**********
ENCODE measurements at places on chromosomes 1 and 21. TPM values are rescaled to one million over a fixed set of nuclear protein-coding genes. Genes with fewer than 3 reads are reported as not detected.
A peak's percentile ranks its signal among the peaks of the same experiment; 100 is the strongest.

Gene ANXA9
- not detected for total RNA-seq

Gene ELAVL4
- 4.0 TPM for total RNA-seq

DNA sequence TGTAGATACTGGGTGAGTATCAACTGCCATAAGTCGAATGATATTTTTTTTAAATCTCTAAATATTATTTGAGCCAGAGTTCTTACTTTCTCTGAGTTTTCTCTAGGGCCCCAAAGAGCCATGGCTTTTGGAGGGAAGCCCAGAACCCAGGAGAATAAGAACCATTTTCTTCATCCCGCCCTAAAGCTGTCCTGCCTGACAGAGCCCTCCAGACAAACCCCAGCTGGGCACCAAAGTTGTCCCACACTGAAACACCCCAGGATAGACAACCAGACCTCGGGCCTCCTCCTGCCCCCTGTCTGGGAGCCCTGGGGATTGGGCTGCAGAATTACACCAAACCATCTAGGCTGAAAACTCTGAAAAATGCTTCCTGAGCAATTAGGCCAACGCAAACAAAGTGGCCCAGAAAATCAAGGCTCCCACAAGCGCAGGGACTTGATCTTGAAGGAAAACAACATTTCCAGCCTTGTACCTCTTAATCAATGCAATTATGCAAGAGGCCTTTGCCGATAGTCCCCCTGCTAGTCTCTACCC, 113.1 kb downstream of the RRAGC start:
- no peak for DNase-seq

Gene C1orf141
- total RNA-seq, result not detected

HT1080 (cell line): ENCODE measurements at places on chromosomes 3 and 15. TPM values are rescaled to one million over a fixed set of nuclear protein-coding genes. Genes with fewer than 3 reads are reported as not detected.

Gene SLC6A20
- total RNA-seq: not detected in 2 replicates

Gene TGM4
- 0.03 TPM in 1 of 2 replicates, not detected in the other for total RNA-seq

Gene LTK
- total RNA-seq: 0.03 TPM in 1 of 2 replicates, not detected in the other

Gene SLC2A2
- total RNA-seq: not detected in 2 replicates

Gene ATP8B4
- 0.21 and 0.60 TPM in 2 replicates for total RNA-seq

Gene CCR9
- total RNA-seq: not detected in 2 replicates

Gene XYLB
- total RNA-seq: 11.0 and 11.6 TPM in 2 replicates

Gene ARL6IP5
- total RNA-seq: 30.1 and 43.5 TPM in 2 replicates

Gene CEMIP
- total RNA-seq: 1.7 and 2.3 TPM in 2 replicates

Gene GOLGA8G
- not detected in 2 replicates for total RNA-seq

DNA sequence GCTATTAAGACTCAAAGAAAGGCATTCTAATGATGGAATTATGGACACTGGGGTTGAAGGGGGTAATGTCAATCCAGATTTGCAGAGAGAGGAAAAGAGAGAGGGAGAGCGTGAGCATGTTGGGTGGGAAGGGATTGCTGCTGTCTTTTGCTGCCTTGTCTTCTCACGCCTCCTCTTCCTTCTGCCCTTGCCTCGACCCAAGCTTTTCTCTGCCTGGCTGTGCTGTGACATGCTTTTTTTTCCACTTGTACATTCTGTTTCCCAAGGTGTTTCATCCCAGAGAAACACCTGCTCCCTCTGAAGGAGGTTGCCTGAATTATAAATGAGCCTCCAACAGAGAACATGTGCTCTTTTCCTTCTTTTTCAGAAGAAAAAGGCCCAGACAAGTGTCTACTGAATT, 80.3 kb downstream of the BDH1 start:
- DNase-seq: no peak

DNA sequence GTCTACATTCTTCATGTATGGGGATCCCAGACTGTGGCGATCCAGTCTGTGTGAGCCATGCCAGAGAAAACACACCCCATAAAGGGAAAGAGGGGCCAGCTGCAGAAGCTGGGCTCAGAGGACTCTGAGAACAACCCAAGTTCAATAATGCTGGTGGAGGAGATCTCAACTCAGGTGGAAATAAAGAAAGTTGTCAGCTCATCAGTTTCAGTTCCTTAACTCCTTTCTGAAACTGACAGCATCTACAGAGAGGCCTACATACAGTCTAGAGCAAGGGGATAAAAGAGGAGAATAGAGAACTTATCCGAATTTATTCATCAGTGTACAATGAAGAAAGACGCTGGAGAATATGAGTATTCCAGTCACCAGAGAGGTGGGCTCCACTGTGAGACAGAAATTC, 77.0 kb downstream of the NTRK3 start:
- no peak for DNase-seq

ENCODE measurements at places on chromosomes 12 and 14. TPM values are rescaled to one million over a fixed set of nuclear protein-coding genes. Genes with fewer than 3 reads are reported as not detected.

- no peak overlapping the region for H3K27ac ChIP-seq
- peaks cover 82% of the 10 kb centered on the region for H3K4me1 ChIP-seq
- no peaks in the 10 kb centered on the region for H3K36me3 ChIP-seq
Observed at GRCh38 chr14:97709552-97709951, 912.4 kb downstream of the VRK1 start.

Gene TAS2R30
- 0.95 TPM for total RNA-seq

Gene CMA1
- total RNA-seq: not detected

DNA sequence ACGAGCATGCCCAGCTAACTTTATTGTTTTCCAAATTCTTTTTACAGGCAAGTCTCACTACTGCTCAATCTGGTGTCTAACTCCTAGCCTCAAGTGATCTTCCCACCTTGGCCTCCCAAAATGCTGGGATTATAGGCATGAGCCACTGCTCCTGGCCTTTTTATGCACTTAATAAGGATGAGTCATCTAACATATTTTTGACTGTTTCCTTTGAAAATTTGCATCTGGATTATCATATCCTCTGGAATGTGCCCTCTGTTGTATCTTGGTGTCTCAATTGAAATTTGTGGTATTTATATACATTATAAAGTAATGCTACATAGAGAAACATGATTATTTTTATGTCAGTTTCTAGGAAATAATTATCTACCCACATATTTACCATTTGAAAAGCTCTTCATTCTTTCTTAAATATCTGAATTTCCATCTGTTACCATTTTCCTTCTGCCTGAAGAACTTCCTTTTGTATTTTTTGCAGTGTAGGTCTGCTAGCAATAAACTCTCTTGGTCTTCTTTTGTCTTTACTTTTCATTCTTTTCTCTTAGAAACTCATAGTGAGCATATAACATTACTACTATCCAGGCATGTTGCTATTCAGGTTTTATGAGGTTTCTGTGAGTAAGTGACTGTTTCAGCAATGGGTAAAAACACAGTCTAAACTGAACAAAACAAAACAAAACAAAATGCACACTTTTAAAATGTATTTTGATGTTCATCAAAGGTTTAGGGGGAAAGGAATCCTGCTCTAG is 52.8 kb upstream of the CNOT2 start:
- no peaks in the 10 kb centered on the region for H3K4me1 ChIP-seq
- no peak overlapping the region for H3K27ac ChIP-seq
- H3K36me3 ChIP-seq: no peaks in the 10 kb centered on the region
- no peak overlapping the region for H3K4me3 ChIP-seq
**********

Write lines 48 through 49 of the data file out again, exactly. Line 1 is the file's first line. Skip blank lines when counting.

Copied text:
- H3K36me3 ChIP-seq: no peaks in the 10 kb centered on the region
- no peak overlapping the region for H3K4me3 ChIP-seq